Apple is 'not operating a monopoly' with the App Store

Company attorney says the fact that there are no other stores peddling iOS apps doesn't mean Apple has a monopoly

Apple has been in court trying to prove that it is not operating a monopoly with the iOS App Store.

The company has asked for the judge to throw out the case because if says that the fact that there are no other stores peddling iOS apps doesn't mean it has a monopoly.

Apple attorney Dan Wall said: "There's nothing illegal about creating a system that is closed in a sense," writes Bloomberg.

Apple also claims that taking a 30% cut from developers is not a payment for distribution of their apps.

Apple's argument rests on the fact that they don't set the price for apps sold on the store.

The plaintiffs in the case claim that the fact that it is impossible to legally buy iPhone apps from anywhere but the App Store is proof that Apple is a monopolist. They also claim that the 30% charge from Apple increases prices.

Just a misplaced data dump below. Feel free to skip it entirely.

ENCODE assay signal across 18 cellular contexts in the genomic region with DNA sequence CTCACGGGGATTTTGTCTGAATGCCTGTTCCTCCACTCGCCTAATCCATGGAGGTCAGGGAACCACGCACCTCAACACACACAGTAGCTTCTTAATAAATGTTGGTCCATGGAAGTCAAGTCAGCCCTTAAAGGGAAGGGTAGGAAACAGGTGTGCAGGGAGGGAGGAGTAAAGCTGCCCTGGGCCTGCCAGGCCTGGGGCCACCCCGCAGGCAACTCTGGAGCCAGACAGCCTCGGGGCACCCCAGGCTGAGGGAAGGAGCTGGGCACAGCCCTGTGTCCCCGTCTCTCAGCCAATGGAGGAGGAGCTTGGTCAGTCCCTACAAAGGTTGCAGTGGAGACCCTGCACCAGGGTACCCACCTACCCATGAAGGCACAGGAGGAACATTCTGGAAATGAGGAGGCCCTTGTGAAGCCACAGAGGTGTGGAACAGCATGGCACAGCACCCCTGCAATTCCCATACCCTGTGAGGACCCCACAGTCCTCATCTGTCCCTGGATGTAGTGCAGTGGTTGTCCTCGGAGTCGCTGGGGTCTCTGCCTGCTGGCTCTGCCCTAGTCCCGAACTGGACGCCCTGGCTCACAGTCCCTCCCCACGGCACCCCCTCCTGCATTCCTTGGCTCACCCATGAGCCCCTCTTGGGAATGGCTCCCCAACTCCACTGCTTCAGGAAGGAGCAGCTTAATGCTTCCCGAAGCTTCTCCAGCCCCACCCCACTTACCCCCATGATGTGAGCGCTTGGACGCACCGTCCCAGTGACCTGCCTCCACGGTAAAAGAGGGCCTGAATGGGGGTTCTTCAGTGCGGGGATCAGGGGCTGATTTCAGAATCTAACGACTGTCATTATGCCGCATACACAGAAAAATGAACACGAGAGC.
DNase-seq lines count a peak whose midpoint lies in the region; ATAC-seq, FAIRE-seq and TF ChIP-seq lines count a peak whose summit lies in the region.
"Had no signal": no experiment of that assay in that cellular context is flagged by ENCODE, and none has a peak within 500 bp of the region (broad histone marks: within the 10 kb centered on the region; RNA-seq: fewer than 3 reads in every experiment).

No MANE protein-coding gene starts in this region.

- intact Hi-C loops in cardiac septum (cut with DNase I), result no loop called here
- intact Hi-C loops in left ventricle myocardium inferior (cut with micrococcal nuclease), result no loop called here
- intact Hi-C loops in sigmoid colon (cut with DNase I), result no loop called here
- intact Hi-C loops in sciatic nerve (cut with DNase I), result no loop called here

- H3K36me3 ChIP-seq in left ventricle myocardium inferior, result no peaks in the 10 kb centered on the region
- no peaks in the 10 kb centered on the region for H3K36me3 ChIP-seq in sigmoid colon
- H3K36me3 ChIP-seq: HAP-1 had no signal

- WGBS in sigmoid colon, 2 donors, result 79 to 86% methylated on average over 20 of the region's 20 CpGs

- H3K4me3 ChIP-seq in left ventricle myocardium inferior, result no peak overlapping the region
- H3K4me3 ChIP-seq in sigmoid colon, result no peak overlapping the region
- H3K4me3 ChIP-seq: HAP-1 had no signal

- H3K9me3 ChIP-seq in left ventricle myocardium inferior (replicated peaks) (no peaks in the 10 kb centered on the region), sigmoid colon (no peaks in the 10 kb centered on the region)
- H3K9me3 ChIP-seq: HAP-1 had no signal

Attorney Alexander Schmidt asked: "Can a consumer go somewhere else to buy Angry Birds for the iPhone? If the answer is no, then Apple is a monopolist."

The case was filed in 2011 by seven consumers. Judge Yvonne Gonzalez Rogers, who is overseeing this case, is also overseeing a case where Apple is charges with maintaining a music-downloading monopoly.

Follow Karen Haslam on Twitter / Follow MacworldUK on Twitter

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Karen Haslam

Macworld U.K.
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